It’s important to set up the appropriate processes for remote hiring before you launch into it, but once you have done so you will reap the benefits.

Take it from Ryan Chartrand, CEO of X-Team. His company, whose leadership team spans three continents connecting developers with employers, has been hiring remotely for more than a decade. Chartrand said companies must commit to putting in a lot of work establishing remote set-ups and guidelines, including coordinating legal and HR processes, management techniques, and finance. By rushing the process and mixing remote and office teams without adequate guidelines in place, companies risked creating toxicity.

Once the right processes were in place, the first step to hiring for a position was to establish and prioritize each essential quality for the job at hand, Chartrand said. Him and his team take applicants through each criterion and cut out anyone who does not reach the bar as quickly as possible to save both the company and the applicant’s time.

Chartrand said the way X-Team vets and tests employees is the same as what they would do in-person, and if anything the process respects applicants’ time a lot more. “While you may glean a few extra indicators of someone's personality by walking them in the door or having lunch with them, that same gut feeling you get in the first five seconds of an interview that usually instantly determines their shot at the job is still the same remotely.”

The company also has a three-month period of working with new talent before officially bringing them onboard, to establish if they are a good fit for remote work. Chartrand said given the unpredictability of new hires in remote settings, trials were common for remote companies because of a lack of reliability that comes with complete freedom. “The good news here is that if you start with trust and give them that freedom from the start, seasoned remote workers will not only show up every day, they'll deliver the best work you've ever seen.”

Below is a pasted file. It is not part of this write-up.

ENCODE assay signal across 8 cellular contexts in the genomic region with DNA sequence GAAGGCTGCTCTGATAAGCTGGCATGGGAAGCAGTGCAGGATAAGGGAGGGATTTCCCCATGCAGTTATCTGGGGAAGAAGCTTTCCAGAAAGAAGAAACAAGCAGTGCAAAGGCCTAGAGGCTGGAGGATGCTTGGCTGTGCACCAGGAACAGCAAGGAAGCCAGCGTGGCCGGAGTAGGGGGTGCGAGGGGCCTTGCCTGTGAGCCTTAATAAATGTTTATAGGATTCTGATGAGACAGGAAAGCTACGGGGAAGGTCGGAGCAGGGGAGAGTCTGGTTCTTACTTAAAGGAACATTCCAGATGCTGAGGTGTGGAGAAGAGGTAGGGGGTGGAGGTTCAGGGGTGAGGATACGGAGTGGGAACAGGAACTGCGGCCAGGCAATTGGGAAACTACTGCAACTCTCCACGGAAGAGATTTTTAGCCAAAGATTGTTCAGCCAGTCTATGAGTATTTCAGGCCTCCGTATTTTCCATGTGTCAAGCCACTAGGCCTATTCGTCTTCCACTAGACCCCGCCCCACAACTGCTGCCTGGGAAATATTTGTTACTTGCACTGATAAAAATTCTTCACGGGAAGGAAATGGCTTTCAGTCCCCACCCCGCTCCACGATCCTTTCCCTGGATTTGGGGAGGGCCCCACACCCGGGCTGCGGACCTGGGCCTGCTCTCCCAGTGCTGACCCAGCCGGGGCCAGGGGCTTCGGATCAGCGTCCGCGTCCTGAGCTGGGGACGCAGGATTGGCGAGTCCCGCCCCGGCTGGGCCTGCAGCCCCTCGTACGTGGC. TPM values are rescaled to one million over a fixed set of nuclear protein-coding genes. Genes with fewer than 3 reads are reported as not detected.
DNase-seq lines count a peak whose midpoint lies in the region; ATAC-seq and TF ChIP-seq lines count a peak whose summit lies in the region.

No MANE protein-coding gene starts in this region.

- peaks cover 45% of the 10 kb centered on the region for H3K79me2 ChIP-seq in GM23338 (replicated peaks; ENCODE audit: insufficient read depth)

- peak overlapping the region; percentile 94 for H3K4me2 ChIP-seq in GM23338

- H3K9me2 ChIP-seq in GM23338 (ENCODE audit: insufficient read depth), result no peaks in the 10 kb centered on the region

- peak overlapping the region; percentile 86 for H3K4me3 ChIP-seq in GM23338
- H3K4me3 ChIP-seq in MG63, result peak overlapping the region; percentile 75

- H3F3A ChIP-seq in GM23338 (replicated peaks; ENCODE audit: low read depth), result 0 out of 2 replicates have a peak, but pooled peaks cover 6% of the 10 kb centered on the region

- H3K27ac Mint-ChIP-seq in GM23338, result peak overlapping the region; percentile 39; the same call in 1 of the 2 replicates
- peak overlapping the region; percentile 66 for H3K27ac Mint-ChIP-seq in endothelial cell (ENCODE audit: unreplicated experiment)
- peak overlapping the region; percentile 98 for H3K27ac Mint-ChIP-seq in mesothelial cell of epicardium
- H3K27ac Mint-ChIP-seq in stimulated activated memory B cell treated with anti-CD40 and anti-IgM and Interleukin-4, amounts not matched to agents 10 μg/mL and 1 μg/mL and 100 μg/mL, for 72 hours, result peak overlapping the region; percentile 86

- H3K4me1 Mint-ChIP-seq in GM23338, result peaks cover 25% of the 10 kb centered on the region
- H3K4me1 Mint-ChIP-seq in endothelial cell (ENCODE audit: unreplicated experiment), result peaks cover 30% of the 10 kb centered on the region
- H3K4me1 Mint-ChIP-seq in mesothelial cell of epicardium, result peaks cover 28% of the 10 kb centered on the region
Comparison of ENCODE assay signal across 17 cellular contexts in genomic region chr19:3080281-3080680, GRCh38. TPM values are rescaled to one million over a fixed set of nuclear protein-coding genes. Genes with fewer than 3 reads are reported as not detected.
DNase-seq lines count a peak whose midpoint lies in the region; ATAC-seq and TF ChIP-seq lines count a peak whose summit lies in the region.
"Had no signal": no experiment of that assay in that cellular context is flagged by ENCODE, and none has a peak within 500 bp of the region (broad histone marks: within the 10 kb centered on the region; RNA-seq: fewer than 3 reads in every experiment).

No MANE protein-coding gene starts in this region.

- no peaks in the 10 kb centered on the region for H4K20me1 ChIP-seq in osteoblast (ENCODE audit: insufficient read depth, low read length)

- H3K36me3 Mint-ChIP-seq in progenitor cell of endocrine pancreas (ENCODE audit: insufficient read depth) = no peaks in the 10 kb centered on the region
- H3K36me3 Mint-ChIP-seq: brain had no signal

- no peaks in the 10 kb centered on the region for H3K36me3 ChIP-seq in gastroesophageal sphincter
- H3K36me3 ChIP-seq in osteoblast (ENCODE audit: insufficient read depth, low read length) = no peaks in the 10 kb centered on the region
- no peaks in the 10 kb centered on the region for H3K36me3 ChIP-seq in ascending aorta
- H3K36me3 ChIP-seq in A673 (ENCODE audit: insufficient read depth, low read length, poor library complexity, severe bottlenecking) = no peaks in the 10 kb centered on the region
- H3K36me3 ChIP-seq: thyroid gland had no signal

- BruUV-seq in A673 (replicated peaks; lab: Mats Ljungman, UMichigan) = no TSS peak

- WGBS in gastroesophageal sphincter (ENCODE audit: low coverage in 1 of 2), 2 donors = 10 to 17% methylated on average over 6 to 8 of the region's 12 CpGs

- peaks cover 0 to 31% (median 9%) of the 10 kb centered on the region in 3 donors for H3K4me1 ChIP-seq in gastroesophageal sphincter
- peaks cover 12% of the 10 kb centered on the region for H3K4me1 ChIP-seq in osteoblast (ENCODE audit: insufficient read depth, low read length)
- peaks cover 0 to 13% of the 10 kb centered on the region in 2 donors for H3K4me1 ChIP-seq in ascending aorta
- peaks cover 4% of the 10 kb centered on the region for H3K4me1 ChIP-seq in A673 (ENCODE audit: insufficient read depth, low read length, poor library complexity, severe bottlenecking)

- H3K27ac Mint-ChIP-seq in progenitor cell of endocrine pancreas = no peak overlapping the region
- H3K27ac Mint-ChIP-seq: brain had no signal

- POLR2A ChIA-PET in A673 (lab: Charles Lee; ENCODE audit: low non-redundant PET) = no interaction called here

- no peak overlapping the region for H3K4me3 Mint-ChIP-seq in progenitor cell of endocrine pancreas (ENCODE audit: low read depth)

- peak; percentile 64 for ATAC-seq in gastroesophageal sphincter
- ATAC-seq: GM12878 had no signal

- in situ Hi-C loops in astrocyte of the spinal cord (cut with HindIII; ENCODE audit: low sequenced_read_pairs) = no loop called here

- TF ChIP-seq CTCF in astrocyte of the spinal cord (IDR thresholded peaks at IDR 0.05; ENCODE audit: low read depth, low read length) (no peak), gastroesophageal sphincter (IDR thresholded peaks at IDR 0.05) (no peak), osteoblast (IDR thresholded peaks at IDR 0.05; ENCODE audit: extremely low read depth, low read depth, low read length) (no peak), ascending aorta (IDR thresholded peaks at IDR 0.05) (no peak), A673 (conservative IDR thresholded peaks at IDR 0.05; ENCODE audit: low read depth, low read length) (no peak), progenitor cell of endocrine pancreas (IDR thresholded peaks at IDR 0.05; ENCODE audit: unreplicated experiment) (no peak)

Dialpad takes advantage of the tech

For those working in the mobile and web communications industry, video interviews are a natural and way of hiring.

Using the video conferencing and mobile communications tools that she sells makes sense for JiNa Han, VP of People Experience at the cloud-based communication company Dialpad, which has been hiring remotely for years.

Dialpad, which has a work from anywhere approach with its 380 employees and 10 offices across the globe, uses its own products for direct calls and messaging, UberConference for video meetings and Hackerrank for paired programming.

She said the benefits were no traveling was required for the candidate, it was quick, and interviewers could dial in from multiple locations. This is particularly important for Dialpad, which often has interviewers located in multiple offices across the States and overseas. Additionally, Han said Dialpad used remote hiring to open new office locations. “Adopting our work from anywhere model allows us greater access to a larger candidate pool and makes it easier to manage the hiring process internationally,” she said.

Dialpad creates virtual culture

Replicating company culture online is viewed as a challenge with remote hiring, but by clearly articulating company values and ambitions and how they play out, and giving insight into daily operations, candidates can get an idea.

Han said Dialpad uses video and pictures to recreate the in-person elements of the traditional office that might be missed. She said despite challenges in establishing culture remotely, outweighed any negatives -- especially when companies had the right products to leverage.